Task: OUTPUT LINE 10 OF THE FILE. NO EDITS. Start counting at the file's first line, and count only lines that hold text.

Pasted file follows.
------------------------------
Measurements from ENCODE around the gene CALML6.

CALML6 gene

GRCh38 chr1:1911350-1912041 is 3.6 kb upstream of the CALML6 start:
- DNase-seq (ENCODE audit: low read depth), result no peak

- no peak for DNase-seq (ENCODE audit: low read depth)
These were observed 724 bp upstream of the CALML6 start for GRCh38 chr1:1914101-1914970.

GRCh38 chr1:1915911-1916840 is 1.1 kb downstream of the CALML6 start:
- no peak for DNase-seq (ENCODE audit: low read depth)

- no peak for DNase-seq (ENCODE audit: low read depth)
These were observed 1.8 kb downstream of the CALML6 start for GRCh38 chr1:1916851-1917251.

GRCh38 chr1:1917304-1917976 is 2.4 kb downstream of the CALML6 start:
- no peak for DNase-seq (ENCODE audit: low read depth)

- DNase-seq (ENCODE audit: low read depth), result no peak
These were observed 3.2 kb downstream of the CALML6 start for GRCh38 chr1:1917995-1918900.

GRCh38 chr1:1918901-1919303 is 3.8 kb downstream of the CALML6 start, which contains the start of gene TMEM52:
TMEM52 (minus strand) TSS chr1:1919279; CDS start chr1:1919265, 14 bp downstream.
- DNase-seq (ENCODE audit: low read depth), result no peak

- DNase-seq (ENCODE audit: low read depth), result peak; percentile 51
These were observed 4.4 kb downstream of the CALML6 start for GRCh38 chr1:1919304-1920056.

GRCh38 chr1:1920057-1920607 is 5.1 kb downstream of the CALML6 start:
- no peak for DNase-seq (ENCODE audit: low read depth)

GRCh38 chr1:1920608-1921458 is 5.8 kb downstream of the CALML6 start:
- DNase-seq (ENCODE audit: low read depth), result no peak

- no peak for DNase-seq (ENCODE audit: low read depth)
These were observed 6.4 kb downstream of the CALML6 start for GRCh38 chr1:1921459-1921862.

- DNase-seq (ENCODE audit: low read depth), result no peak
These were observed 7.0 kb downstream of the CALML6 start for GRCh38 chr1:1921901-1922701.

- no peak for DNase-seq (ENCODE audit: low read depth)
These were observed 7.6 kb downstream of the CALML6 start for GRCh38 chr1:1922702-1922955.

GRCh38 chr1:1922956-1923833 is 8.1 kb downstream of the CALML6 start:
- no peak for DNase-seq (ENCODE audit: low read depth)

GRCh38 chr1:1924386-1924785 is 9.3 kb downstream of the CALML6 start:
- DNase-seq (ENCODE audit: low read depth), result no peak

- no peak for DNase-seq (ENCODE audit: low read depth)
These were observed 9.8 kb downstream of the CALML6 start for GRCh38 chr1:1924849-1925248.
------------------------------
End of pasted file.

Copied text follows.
These were observed 1.8 kb downstream of the CALML6 start for GRCh38 chr1:1916851-1917251.